inconsistent with examining the unintended biases that may have influenced the decision and attempting 
to untangle those biases.” 

According to John R. Herin, Jr., Partner, Fox Rothschild LLP, the key to making a case for bias in bid 
protest involves a complete and detailed review of the request for proposals, which may reveal “that the 
way the government staff put together that particular procurement was inherently (unconsciously) or 
purposely intended to generate a predetermined or ‘biased’ result.” As part of this assessment, it’s 
important, according to Mr. Herein, to involve an “expert witness in the above described review and 
analysis process to assist in the identification of subtle and not so subtle ways that the government 
agency staff at issue may have drafted the procurement vehicle in such a way to seek a particular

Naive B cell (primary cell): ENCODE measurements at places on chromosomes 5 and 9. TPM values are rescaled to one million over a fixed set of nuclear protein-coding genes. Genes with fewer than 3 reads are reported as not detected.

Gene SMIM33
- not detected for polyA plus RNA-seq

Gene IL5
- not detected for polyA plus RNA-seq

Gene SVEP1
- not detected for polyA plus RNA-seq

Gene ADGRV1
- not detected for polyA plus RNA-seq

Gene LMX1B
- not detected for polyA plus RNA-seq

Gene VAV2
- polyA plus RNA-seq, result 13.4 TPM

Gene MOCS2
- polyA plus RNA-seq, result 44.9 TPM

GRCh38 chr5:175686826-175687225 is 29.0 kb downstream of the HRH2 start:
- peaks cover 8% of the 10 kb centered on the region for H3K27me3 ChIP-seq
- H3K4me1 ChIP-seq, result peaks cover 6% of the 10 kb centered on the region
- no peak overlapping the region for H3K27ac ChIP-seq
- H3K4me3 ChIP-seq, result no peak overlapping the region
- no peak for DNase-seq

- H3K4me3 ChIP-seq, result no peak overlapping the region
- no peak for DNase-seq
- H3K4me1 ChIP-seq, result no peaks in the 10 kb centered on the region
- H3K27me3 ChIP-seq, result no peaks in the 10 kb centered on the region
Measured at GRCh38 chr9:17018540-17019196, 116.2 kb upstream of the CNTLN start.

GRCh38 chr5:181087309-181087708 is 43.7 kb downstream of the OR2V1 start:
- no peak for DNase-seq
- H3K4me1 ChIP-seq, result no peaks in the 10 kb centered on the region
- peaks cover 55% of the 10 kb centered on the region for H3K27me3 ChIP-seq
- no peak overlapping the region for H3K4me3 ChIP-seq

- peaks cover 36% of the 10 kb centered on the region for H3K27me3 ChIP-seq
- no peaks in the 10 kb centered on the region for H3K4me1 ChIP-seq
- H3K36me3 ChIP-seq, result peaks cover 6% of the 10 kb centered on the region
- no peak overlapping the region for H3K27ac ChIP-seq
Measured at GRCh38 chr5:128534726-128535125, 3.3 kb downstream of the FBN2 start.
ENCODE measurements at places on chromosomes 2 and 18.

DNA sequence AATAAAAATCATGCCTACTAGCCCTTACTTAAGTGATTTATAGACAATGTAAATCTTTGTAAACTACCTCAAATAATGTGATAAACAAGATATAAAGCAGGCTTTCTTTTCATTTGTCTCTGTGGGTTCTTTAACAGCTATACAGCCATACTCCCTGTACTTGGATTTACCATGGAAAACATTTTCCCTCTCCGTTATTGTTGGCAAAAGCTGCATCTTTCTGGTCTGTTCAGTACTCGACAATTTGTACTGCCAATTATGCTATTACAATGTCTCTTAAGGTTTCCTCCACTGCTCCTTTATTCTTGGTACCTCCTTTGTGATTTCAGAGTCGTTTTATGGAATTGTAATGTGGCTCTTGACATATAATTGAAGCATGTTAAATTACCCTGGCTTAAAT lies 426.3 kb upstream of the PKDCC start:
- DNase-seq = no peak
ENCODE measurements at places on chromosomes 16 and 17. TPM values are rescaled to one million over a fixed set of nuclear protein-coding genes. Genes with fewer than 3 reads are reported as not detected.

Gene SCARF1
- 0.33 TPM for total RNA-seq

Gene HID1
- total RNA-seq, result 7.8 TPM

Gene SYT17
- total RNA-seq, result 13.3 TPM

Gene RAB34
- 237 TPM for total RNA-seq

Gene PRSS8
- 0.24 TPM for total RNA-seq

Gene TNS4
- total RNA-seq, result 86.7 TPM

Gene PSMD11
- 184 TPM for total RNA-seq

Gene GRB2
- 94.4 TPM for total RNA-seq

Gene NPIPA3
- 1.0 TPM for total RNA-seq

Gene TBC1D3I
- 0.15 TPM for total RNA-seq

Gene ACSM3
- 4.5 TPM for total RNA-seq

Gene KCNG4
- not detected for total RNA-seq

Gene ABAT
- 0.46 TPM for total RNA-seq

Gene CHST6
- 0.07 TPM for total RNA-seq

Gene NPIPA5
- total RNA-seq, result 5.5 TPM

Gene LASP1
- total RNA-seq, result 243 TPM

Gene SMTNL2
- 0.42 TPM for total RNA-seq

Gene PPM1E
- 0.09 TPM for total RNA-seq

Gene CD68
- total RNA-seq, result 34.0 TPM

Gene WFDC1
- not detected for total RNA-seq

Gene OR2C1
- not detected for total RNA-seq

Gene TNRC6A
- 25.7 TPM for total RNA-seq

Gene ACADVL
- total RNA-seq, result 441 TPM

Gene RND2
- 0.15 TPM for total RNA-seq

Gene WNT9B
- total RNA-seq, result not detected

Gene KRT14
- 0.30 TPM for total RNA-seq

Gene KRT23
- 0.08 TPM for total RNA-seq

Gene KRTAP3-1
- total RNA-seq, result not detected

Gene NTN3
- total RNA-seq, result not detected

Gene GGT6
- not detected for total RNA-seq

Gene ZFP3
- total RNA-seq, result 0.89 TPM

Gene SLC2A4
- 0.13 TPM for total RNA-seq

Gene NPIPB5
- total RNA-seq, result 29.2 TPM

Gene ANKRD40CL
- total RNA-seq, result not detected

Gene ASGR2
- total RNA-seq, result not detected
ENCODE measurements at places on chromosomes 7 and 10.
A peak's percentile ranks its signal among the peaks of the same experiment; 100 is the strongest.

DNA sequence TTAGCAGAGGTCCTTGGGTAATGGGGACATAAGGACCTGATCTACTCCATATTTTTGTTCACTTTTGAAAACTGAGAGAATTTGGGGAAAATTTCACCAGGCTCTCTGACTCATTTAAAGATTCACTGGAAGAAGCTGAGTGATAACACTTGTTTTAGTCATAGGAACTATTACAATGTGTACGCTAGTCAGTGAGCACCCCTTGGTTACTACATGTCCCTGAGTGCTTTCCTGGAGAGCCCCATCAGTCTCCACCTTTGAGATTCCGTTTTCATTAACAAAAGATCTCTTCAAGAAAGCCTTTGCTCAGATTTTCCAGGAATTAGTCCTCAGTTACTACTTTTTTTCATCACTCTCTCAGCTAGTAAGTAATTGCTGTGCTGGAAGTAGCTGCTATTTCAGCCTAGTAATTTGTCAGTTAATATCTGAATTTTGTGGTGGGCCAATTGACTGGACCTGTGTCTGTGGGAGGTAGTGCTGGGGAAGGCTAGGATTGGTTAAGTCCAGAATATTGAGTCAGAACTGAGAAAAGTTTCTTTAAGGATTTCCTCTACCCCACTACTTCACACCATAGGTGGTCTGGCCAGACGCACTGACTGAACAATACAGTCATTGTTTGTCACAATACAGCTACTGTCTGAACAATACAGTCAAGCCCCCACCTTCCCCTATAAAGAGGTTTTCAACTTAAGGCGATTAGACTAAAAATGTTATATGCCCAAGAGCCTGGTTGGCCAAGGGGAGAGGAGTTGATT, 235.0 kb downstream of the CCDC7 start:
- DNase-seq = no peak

outcome (unconsciously or consciously).” The increased recognition of the danger of cognitive biases for 
procurement provides a precedent: “the more there are reported cases where courts determine the 
presence of cognitive bias in procurement disputes the more widespread the use and reliance of expert 
witnesses in this area will become.” As a result, “more government agencies are likely to move away from 
‘loosie goosey’ procurement standards to more objective standards thereby – hopefully – reducing the 
number of bid protests that assert cognitive bias.”

To prove the presence of bias requires “a methodical review of record, especially the proposals, to 
establish that the procurement team scored/rated the proposals differently for substantially similar 
features,” according to Tara D. Hopkins, Government Contracts Attorney, K&L Gates LLP. To make the 
case for bias, it helps to have a litigation consultant with a PhD level analysis that would work with the 
plaintiff’s attorney “to establish the problem in the procurement, such as bias, not only occurred, but that 
the problem changed the outcome, to their clients detriment.” Ms. Hopkins highlights how, until 
government agencies require “training for cognitive biases for their procurement officials, bid protest